Garland Brown has worked for Vital Strategies for just one year and though he has not met most colleagues in person, he is one of the organization’s most widely known team members.
Garland serves as the initial point of contact for the information technology support desk, helping to onboard about 100 new people, including interns, consultants and staff, over the past year and answering around 50 requests and questions from existing employees each week.
Garland’s first task, when he joined in June 2020, was to work through unresolved tickets—requests for help—and resolve any outstanding issues. Garland worked through each of his assigned outstanding tickets and was able to reduce the response time to less than 24 hours. Garland also serves as the administrator to key software that Vital uses.
“I have the flexibility and versatility to assist our colleagues with almost anything,” Garland said. “I am the liaison with IT management, so while they are working on larger projects, I can be that person to handle the day to day and minute by minute. I love it.”
Before he came to Vital Strategies, Garland was an IT support engineer for a tech startup, which has since shut down.
Garland spent the beginning of pandemic with his wife, three sons and mother-in-law in their Bronx apartment, patiently applying for jobs. One day, Garland was driving home from the supermarket, when he got a call from a New York-based phone number. On the other end was Ebony Irby, from Vital’s Human Resources department, who had come across his LinkedIn profile, and introduced him to Vital’s work on public health.
Garland had lost one of his two older brothers to cardiovascular disease and was thrilled to consider the possibility of working for a mission-driven organization, which he had never done before.
“I knew I wanted to be a part of that in some capacity. I was very interested, and it was one of the better decisions I made in my life,” Garland said.
Garland Brown grew up primarily with his mother and two brothers in the South Bronx—one block from Yankee Stadium—except for three years, and every Christmas and summer when he lived with his father’s family in California, where he was surrounded by cousins.
On those California Christmas mornings, when the living room became a sea of wrapping paper and boxes, Garland found his professional calling.
“I always liked to help people out. When they couldn’t set up the video system or the race track, I would take the instruction manual and figure it out.”
Garland was the first person in his immediate family to go to college. He attended community college first, and then went to SUNY Polytechnic Institute in Utica, New York, where he got his bachelor’s degree in computer science.
Garland had planned to find an internship, but his mother passed away when he was 21, forcing him to be entirely independent.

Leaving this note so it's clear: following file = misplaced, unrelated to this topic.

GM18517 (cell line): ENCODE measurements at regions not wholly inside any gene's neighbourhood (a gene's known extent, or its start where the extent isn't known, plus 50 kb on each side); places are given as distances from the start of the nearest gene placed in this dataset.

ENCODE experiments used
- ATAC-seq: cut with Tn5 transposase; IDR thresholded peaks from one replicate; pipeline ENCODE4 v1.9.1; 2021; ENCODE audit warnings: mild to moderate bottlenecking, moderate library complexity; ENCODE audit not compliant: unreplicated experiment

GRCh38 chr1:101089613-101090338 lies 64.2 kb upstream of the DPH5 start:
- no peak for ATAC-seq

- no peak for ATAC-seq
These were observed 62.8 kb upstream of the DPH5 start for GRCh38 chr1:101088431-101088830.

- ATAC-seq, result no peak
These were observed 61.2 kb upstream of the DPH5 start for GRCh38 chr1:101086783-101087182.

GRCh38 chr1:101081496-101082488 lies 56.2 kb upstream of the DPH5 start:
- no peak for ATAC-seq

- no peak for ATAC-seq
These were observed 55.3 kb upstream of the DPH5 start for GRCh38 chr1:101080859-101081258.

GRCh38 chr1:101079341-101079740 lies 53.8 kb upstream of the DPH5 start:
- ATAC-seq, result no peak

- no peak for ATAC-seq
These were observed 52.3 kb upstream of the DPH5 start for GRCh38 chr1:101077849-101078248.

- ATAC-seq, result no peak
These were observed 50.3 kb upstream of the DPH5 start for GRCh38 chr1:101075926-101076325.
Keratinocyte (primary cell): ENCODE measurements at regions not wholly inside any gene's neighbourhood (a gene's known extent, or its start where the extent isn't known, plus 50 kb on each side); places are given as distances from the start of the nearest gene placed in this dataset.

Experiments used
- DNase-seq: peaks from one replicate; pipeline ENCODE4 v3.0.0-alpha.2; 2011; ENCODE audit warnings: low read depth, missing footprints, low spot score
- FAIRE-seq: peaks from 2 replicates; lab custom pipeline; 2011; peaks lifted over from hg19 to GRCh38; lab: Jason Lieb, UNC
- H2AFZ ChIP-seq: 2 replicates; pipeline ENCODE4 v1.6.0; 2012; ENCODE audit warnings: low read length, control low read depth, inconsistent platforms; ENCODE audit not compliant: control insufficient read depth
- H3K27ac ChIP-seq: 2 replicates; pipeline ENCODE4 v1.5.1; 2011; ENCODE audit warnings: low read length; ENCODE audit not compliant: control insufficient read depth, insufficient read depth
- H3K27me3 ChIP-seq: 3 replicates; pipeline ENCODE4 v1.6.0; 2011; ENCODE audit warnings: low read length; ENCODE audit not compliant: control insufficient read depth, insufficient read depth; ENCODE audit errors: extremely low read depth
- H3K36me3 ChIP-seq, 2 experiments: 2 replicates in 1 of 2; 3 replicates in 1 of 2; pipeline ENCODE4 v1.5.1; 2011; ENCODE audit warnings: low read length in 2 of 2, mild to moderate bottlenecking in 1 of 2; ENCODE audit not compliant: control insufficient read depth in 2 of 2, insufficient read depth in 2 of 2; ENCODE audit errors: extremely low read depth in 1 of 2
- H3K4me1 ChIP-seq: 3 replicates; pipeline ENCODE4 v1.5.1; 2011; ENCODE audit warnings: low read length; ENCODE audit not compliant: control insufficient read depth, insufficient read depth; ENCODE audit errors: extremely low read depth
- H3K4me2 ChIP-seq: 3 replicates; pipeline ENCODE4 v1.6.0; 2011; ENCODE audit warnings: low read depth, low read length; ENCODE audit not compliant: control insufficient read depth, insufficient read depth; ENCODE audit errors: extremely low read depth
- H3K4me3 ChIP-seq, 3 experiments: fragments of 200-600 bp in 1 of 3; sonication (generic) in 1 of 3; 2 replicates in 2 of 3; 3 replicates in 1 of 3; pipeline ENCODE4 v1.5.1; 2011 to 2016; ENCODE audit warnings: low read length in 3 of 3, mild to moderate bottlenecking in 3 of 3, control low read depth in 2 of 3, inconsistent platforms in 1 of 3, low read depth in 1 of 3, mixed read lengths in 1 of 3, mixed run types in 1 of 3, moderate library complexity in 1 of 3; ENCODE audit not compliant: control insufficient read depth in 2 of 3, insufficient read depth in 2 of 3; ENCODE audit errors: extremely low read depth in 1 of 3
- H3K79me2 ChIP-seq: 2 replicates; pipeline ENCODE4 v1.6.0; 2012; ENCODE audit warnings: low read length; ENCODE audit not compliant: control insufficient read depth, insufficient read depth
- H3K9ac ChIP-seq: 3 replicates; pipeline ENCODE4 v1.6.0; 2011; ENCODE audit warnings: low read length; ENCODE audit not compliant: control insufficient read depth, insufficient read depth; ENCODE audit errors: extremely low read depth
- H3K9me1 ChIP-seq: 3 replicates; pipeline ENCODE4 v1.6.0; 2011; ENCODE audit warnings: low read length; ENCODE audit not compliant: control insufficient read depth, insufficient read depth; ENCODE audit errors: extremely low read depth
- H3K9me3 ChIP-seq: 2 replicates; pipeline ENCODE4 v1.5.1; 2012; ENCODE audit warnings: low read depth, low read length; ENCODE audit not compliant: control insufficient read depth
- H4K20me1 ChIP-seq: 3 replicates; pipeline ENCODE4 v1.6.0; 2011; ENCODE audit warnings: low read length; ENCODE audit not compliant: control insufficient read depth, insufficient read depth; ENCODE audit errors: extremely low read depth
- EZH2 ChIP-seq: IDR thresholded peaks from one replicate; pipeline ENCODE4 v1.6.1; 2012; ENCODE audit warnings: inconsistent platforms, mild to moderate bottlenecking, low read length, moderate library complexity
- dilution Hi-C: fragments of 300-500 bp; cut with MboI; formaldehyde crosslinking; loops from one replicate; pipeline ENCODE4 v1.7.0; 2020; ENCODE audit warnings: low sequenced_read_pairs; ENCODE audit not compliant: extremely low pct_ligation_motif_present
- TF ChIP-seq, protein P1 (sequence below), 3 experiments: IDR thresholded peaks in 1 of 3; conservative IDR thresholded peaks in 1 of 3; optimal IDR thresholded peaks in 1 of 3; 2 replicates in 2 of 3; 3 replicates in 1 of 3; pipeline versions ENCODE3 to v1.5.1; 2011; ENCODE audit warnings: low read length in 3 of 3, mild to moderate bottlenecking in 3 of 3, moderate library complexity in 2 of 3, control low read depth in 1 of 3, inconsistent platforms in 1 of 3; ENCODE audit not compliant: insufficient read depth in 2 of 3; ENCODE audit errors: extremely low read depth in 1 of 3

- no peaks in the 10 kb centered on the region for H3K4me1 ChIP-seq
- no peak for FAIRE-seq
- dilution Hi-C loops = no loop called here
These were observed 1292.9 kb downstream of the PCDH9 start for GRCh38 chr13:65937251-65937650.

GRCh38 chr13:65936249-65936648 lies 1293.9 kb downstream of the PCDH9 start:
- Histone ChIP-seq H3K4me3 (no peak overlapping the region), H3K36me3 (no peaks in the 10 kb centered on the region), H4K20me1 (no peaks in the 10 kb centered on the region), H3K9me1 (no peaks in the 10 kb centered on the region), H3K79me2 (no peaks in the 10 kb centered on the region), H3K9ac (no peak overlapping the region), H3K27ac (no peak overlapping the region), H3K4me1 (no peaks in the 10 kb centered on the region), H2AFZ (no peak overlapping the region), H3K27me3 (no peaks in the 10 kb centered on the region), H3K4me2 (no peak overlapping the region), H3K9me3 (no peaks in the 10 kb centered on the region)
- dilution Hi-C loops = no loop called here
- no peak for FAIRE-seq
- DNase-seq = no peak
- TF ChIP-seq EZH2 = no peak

“I was fresh out of college, and it derailed my plans as far as finding internship in the IT field, where I could just learn and work for free. It sped up my life process. I had bills to pay and had to support myself. It shaped me and made me stronger and way more responsible, and my perspective just changed 100%,” he said.
Garland wound up working in sales, because it was easier to immediately find a position, but he eventually circled back to technology.
“I immersed myself in it, and anything I didn’t know, I would read books and take online courses. Once I’m really passionate about something, it becomes addictive and when I don’t know something it drives me to figure it out. I apply myself to figure it out.”
Garland delights in talking to people and in problem solving. One of his most gratifying moments at Vital was helping the COVID-19 Response team figure out how to install OpenRefine software, an open source data management tool, which proved challenging on PC computers. He had to dig into the documentation of the software to find a solution.
In another example, Garland had to figure out how to deploy DocuSign software to 60 people across the organization. It would have been cumbersome and time consuming to do each computer one at a time. Instead, he worked with Chief Technology Officer Daniel Schaefer to deploy a mass silent install all at once.
Garland said the experience made him think more deeply about using cloud computing to deploy software so that, for example, now instead of preloading Microsoft Office or Zoom on every device, IT is working to build the software into the account level on any device, so that IT does not have to do that individual work.
“It is all about efficiency and working smarter, not harder. And every day you have to be forward thinking, not just reactionary. The key is to knock down that incoming volume, where people don’t have those issues to begin with and where things are running smoothly. You know this can happen and you put something in place to prevent it. And then there’s a historical thought process. Why did this happen and what went wrong back then?”
Outside of work, Garland coached youth football for many years, and hopes to return to it. He most enjoyed mentoring the kids and serving as a role model. And he has been busy raising his own three sons—now 23, 17 and 13— who are all entering young adulthood.
“I would like to see all three of my sons grow up to be successful, responsible, caring men. They are all doing separate things and have separate interests, and whatever they choose to do I want them to be good at it and do their best and be great people,” he said. “Then my wife and I can go off into the sunset, and I don’t need anything else.”